Valentine’s Day is just around the corner. And although love and money intersect every day, now is the time of year when talking about love and money takes center stage – at least in the media realm.
Most of the articles and show segments you’re likely to encounter, in the coming days and weeks, will tell you that avoiding conflicts over money is the best pathway to harmony and peace in your relationship.
On Tuesday, February 9th, I will be on “Good Morning America.” (Time for a happy-dance!) Based on their reactions, I think one of my suggestions for what couples should do surprised the lovely couple, the producer and the crew.
And, I imagine it may surprise you too.
Don’t avoid the occasional fight about money.
Sounds crazy, but bear with me…
The notion that you should do everything possible to avoid any conflict where money is concerned is greatly flawed. For starters, it’s based on a premise that presupposes fighting puts your relationship in jeopardy.* Second, it’s based on the premise that you are actually arguing over money.
Yes, in the moment, fighting sucks; it doesn’t feel good. You’re teetering between being mad, hurt or both. This is probably true whether you’re arguing about money, sex, children, family, friends, work, housework, “play” time — whatever.
When it comes to money, though, you’re actually fighting about what money represents to each of you in terms of your values, beliefs, behaviors, habits, experiences and expectations.
So that argument you and your mate had last night or last week is really about these “expressions” of money bumping up against one another. You and he/she are frustrated and are finding it difficult to navigate and negotiate a resolution where you each feel heard, respected, and appreciated.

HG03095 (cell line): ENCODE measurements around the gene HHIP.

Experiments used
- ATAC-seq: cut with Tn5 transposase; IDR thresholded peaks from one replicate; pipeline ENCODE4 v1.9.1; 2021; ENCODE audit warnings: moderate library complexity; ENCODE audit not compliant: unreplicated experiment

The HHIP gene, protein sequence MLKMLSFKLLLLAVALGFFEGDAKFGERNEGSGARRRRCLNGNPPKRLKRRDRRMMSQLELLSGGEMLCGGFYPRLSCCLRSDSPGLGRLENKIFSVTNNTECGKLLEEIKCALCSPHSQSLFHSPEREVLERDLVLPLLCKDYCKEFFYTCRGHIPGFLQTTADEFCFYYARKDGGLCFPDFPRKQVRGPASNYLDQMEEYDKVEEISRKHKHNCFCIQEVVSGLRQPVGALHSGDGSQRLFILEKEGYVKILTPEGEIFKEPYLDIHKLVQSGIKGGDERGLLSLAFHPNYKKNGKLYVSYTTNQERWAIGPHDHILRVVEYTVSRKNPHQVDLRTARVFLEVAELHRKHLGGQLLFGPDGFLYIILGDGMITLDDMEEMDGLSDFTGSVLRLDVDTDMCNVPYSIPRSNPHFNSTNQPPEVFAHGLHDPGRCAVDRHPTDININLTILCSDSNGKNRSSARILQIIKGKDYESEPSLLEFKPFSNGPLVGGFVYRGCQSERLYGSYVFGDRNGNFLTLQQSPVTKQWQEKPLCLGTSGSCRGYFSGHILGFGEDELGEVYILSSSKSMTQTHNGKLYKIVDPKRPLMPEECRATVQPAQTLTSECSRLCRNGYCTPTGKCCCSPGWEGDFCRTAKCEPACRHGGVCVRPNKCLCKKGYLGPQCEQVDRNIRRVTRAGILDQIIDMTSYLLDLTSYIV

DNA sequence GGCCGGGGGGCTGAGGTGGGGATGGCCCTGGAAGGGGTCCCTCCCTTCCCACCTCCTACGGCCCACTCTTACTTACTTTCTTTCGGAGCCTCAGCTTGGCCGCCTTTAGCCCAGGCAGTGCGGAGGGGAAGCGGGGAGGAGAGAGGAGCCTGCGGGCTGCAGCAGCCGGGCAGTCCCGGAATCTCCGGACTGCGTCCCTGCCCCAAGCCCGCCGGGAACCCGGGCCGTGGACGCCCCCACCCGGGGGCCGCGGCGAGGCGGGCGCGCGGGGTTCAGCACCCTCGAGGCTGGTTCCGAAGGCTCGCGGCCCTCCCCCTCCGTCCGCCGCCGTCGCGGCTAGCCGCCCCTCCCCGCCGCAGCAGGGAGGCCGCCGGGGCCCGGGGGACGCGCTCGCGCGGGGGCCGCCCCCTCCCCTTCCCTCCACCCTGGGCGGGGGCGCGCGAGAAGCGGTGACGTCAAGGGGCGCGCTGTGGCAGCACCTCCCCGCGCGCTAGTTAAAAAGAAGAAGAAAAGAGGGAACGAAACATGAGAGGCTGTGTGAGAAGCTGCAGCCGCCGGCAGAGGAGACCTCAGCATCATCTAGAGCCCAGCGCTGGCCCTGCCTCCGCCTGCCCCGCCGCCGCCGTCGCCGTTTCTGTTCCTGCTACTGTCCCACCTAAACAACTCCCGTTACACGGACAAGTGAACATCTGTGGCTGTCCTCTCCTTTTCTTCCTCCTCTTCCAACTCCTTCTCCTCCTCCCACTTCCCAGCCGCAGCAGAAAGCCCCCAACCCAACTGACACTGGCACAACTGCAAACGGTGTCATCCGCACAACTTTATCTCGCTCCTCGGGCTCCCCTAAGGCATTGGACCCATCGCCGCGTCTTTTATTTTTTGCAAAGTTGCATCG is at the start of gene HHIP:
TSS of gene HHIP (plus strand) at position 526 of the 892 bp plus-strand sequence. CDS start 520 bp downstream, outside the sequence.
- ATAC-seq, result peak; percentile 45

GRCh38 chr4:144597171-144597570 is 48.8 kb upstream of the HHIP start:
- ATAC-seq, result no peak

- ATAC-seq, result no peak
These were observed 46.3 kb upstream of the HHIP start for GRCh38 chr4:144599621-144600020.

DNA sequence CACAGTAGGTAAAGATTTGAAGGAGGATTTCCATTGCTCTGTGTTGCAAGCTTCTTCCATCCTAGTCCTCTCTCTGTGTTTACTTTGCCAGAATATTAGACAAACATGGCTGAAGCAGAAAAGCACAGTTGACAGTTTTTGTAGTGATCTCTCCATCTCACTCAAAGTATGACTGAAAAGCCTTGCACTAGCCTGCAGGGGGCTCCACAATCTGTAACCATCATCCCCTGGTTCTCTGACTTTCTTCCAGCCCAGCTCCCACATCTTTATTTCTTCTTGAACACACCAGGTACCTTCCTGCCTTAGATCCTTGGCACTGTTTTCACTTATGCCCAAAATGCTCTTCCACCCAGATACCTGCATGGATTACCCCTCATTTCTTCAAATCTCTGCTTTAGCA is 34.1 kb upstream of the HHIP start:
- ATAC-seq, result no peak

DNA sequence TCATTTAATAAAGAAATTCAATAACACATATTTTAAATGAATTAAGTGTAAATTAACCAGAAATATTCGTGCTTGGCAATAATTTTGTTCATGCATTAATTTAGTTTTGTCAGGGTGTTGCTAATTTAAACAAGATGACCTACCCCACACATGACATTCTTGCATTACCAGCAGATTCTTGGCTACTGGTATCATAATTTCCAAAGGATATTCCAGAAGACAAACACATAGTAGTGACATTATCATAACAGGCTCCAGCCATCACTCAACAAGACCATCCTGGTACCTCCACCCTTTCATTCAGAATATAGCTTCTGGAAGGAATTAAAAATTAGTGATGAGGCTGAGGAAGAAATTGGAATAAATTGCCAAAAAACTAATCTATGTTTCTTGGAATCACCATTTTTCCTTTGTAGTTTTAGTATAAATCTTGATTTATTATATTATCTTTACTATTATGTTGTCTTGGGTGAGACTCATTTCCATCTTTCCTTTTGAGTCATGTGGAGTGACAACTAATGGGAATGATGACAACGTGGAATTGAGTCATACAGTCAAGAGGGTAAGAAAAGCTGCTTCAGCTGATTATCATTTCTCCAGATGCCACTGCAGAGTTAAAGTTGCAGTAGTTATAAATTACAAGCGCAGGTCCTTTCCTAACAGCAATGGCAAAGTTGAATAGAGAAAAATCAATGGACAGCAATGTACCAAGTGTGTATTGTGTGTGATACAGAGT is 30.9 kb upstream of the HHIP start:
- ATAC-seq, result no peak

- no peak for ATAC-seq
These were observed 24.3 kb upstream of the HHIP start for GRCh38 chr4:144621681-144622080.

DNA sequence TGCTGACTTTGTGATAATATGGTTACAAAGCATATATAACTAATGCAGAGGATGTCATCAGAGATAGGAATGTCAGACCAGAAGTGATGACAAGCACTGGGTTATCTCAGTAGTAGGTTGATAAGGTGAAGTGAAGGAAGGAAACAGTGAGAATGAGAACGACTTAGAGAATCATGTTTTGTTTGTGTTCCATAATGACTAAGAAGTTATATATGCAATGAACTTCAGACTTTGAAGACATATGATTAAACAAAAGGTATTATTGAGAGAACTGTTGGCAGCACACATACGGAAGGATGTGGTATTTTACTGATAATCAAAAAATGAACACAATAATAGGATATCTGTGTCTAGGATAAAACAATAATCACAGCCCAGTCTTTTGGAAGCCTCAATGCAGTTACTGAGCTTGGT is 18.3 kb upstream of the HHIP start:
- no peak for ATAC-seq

As ironic as it sounds, the thing that pissed you off can also be the seed for new ideas and ways to strengthen your relationship.
If you fight with compassion and curiosity, here’s what can happen:
You learn more about what really matters to each other – even if you’ve been together many, many years.
Since the fight isn’t really about money, is it about safety, security, priorities, or something else?
You (re)discover that having peace and harmony in your relationship isn’t because you don’t fight with each other.
It’s because of what you’re fighting for — you are fighting for each other’s dreams, aspirations and goals and the ones you have together.
You get better at going beyond the money; you get better at viewing money more and more as a communication tool – a door opener.
When you give yourself permission to go beyond the money, you’ll discover new ideas on how to strengthen your relationship and keep it energized. Plus, you’ll avoid the trap of your romance and connection being on autopilot.
You reinforce that you believe in the strength of your relationship and friendship.
One of the reasons you argue is because the topic (in this case money) is important to you, as is the other person and your relationship. If this weren’t the case, you’d be quiet almost to the point of complacency.
Now, there are some couples that say, “oh, we never argue,” and they wear that statement as a badge of honor. Frankly, my antennae always goes up when I hear a couple say that because that means, at least to me, that someone is holding back. Someone is being passive or passive-aggressive. And I can’t see how that is healthy for any relationship.
When you avoid the occasional fight about money, I believe you miss out on the opportunity to deepen your connection and strengthen the bond you share.
Perhaps it’s because I’m totally fascinated by our relationship with money – individually and collectively. But, I think money provides an exceptional window into human behavior for all of us to explore.
So, I invite you to peep through the window a little more; let it reflect back what is and what isn’t working in your relationship. What I’m sure you’ll find is that not only is money a great tool for self-discovery, but it’s a wonderful way to get to know your partner more…and better.
It’s been my experience personally and from working with my clients that deeper insight leads to better choices.
What say you?
p.s. *It should go without saying, but just in case…I’m not referring to abusive relationships or instances where money is used as a tool for control and manipulation.
p.p.s. Remember to tune into (or DVR) “Good Morning America,” on Tuesday, February 9th. I’ll be on sometime between the 8am-9am hour (barring any breaking news) talking about love and money. Rebecca Jarvis is the reporter.
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